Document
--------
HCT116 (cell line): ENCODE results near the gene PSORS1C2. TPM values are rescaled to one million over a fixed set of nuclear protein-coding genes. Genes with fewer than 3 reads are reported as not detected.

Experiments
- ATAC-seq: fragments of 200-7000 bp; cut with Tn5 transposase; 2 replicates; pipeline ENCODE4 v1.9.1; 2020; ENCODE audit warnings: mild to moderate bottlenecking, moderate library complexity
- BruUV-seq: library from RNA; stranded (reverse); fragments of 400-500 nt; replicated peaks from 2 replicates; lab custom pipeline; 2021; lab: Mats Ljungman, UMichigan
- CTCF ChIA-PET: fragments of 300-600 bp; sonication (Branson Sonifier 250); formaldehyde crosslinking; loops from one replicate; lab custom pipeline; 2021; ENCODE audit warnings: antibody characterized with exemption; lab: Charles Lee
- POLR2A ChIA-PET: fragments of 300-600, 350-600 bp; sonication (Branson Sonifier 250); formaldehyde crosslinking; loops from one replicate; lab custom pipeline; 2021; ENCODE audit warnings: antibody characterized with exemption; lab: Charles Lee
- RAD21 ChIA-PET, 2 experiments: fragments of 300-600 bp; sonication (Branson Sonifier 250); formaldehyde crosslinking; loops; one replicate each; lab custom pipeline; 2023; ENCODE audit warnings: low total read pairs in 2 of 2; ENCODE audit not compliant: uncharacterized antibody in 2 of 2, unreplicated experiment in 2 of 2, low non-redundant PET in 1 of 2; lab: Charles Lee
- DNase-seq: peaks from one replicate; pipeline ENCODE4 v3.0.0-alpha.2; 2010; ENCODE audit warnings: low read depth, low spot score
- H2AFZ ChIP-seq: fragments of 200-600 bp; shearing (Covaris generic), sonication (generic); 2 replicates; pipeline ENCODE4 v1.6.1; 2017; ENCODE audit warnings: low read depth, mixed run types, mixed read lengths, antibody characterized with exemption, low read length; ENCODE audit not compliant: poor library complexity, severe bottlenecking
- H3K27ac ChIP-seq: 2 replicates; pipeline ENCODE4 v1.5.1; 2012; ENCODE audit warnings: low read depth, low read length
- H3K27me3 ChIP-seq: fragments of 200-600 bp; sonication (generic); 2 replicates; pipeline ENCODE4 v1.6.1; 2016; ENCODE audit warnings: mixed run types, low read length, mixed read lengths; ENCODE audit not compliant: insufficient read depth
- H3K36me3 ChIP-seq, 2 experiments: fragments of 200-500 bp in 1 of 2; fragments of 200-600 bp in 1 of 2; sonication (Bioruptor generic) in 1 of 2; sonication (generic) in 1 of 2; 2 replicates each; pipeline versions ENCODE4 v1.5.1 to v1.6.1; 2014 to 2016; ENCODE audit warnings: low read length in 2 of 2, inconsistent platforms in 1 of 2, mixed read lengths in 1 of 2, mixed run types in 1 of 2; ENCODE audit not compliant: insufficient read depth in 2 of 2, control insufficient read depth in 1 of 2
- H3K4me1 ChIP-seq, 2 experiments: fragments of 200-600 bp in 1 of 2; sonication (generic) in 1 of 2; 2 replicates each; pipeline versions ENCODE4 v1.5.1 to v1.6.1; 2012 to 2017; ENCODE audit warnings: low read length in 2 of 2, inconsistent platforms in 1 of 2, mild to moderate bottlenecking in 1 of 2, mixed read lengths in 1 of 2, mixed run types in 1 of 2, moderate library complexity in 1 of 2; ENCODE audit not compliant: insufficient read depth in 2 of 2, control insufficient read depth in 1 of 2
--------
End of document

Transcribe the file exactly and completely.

HCT116 (cell line): ENCODE results near the gene PSORS1C2. TPM values are rescaled to one million over a fixed set of nuclear protein-coding genes. Genes with fewer than 3 reads are reported as not detected.

Experiments
- ATAC-seq: fragments of 200-7000 bp; cut with Tn5 transposase; 2 replicates; pipeline ENCODE4 v1.9.1; 2020; ENCODE audit warnings: mild to moderate bottlenecking, moderate library complexity
- BruUV-seq: library from RNA; stranded (reverse); fragments of 400-500 nt; replicated peaks from 2 replicates; lab custom pipeline; 2021; lab: Mats Ljungman, UMichigan
- CTCF ChIA-PET: fragments of 300-600 bp; sonication (Branson Sonifier 250); formaldehyde crosslinking; loops from one replicate; lab custom pipeline; 2021; ENCODE audit warnings: antibody characterized with exemption; lab: Charles Lee
- POLR2A ChIA-PET: fragments of 300-600, 350-600 bp; sonication (Branson Sonifier 250); formaldehyde crosslinking; loops from one replicate; lab custom pipeline; 2021; ENCODE audit warnings: antibody characterized with exemption; lab: Charles Lee
- RAD21 ChIA-PET, 2 experiments: fragments of 300-600 bp; sonication (Branson Sonifier 250); formaldehyde crosslinking; loops; one replicate each; lab custom pipeline; 2023; ENCODE audit warnings: low total read pairs in 2 of 2; ENCODE audit not compliant: uncharacterized antibody in 2 of 2, unreplicated experiment in 2 of 2, low non-redundant PET in 1 of 2; lab: Charles Lee
- DNase-seq: peaks from one replicate; pipeline ENCODE4 v3.0.0-alpha.2; 2010; ENCODE audit warnings: low read depth, low spot score
- H2AFZ ChIP-seq: fragments of 200-600 bp; shearing (Covaris generic), sonication (generic); 2 replicates; pipeline ENCODE4 v1.6.1; 2017; ENCODE audit warnings: low read depth, mixed run types, mixed read lengths, antibody characterized with exemption, low read length; ENCODE audit not compliant: poor library complexity, severe bottlenecking
- H3K27ac ChIP-seq: 2 replicates; pipeline ENCODE4 v1.5.1; 2012; ENCODE audit warnings: low read depth, low read length
- H3K27me3 ChIP-seq: fragments of 200-600 bp; sonication (generic); 2 replicates; pipeline ENCODE4 v1.6.1; 2016; ENCODE audit warnings: mixed run types, low read length, mixed read lengths; ENCODE audit not compliant: insufficient read depth
- H3K36me3 ChIP-seq, 2 experiments: fragments of 200-500 bp in 1 of 2; fragments of 200-600 bp in 1 of 2; sonication (Bioruptor generic) in 1 of 2; sonication (generic) in 1 of 2; 2 replicates each; pipeline versions ENCODE4 v1.5.1 to v1.6.1; 2014 to 2016; ENCODE audit warnings: low read length in 2 of 2, inconsistent platforms in 1 of 2, mixed read lengths in 1 of 2, mixed run types in 1 of 2; ENCODE audit not compliant: insufficient read depth in 2 of 2, control insufficient read depth in 1 of 2
- H3K4me1 ChIP-seq, 2 experiments: fragments of 200-600 bp in 1 of 2; sonication (generic) in 1 of 2; 2 replicates each; pipeline versions ENCODE4 v1.5.1 to v1.6.1; 2012 to 2017; ENCODE audit warnings: low read length in 2 of 2, inconsistent platforms in 1 of 2, mild to moderate bottlenecking in 1 of 2, mixed read lengths in 1 of 2, mixed run types in 1 of 2, moderate library complexity in 1 of 2; ENCODE audit not compliant: insufficient read depth in 2 of 2, control insufficient read depth in 1 of 2